1. The Greek Parliament approved the deal – is this the end of the debt crisis?
The 300-member Parliament voted 229-64 (with several abstentions) to accept the deal with Greece’s creditors. But several steps remain before the country gains access to a third bail-out package including new funding of around EUR 85 billion. The formal negotiation process will start later today (July 16), after approval by the Eurogroup finance ministers, but it can take up to one month to finalise all details.
However, much of the groundwork has already been done and there is a framework in place (the crisis agreement reached on Monday July 13). Still, the German Bundestag must give its approval to the German government not only to start negotiations, but also to accept the new bail-out package. But there is nothing today that suggests that Germany will stop the process. Finland and other small euro zone countries do not have the voting power within the European Stability Mechanism (ESM) board to stop new lending to Greece (85 per cent of voting power will be enough).
2. Is the July 13 crisis deal credible?
It is a serious problem that many observers believe that the July 13 crisis deal and the proposed bail-out package will be insufficient as a long-term debt solution for Greece. The International Monetary Fund (IMF) warns that Greece's deteriorating economic and financial situation means that public debt could rise to 200 per cent of GDP (from around 180 per cent today).
The benchmark, according to the IMF and others, is that public debt should not exceed 120 per cent. The IMF is therefore arguing that debt relief should be included in the bail-out package for Greece. A rough calculation shows that such relief may correspond to at least EUR 100 billion (EUR 10,000 per Greek), a burden that would thus be imposed on taxpayers in the other 18 euro zone countries.
3. Is the door closed for a debt restructuring?
Most people support the conclusion that Greece's debt situation is unsustainable. There is also an opening for this in the crisis deal. But there is disagreement about when, how and with what amount a debt relief should be implemented. The IMF, and the United States want a quick decision that will reduce uncertainty and restore confidence, not least in order to stabilise Greece's banking system. Germany and numerous other euro zone countries want to wait, probably because it will be easier to win political support at home for the third large rescue package for Athens as long as a debt relief is not included. But Greece will get debt restructuring sooner or later.
4. Is Sweden participating in Greece's third bail-out package?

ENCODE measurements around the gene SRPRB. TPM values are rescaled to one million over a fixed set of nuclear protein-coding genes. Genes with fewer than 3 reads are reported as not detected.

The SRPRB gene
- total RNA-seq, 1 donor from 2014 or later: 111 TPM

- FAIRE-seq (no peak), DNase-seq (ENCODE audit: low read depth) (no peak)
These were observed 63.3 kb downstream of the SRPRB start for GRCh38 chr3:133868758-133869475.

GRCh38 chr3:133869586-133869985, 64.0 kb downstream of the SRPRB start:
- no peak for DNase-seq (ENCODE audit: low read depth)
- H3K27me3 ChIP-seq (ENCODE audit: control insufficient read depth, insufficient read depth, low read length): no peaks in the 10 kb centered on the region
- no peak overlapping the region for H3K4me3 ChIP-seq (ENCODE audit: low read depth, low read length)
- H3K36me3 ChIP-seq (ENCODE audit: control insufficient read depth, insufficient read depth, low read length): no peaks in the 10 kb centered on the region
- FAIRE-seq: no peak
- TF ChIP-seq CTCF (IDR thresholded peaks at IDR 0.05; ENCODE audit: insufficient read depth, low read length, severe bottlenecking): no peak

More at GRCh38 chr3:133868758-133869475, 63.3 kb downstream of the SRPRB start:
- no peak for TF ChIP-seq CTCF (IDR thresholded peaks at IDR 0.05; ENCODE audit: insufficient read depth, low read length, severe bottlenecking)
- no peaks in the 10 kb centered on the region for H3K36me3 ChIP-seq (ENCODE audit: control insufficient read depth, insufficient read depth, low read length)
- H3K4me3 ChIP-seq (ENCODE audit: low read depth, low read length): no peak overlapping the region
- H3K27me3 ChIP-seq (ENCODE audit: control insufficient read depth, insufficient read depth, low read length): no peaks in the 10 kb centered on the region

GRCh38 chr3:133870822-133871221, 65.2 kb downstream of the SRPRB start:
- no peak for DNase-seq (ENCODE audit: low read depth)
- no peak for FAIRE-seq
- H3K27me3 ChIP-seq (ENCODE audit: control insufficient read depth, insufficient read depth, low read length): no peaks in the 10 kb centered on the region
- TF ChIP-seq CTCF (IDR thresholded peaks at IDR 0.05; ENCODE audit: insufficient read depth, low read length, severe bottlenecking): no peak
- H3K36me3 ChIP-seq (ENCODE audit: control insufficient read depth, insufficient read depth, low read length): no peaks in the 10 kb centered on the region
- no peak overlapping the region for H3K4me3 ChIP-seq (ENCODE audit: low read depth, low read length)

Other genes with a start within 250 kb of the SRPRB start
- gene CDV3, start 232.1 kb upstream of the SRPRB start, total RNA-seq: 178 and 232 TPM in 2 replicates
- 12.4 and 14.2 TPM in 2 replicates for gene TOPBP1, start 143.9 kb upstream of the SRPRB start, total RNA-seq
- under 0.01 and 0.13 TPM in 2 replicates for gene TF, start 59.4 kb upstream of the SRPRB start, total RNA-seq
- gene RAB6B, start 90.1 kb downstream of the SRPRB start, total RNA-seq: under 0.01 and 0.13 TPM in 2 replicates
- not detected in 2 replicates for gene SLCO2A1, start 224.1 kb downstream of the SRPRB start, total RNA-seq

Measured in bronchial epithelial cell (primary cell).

No, not directly, but indirectly and in the short term. Greece needs EUR 7 billion euro in emergency bridge financing for loans maturing in the near term. The European Commission proposes that money should be taken from the EU-wide European Financial Stabilisation Mechanism (EFSM) and not from the euro zone's emergency fund (ESM). This means that Sweden will also be involved, together with the other 8 non-euro zone members of the EU.
In principle, this action is rather dubious, but in logical and economic terms a Swedish acceptance would be understandable. The loan would help solve an acute crisis. It may reduce growth risks for Europe, a region that receives 70-75 per cent of Swedish exports. The risk of loss for Swedish taxpayers is also small, because the euro zone countries would guarantee that the loan is paid back.
5. However, Britain is opposing participation by the whole EU in the bridge loan?
Prime Minister David Cameron accepts the EU solution because British taxpayers need not be affected if Greece does not repay the loan. However, if the European Commission chooses not to reimburse the UK, that may impact the outcome of the referendum on continued British membership of the EU (a vote that Cameron has promised before the end of 2017). This may set forces in motion that could have far-reaching political consequences for the entire EU in the coming years.
6. Grexit – time to forget it as a concept?
Relations between countries have deteriorated during the Greek debt crisis. It is serious that fewer and fewer number of people seem to believe it is possible to solve the crisis based only on the agreement negotiated last weekend. There is a recurring notion that Germany wants to set the bar so high for Greece that it simply will be forced to make the decision to abandon the euro. A Grexit that occurs under controlled conditions could open the way for Athens to obtain a debt restructuring or even a debt write-down as a kind of thank-you-and-goodbye gift from the euro zone.
7. What happens to the Greek government?
There are many indications that Prime Minister Alexis Tsipras must reshuffle his government, since several ministers have resigned. A positive scenario would be if Tsipras would allow new ministers who are politically independent (technocrats). The Tsipras government will remain in power, since the opposition is likely to find it difficult to agree on a vote of no confidence. However, Greece may find difficult to avoid an early election in the autumn.
8. Will the banks reopen?
Everything depends on the European Central Bank (ECB). On Thursday, July 16 the ECB is expected to make a decision to raise the ceiling of the Emergency Liquidity Assistance (ELA) it is providing to Greek banks (EUR 90 billion). There is a pent-up need for the public to withdraw money, which means that the ECB must be prepared to significantly increase its lending to Greece’s banks. Tough capital controls will remain in place for a long time.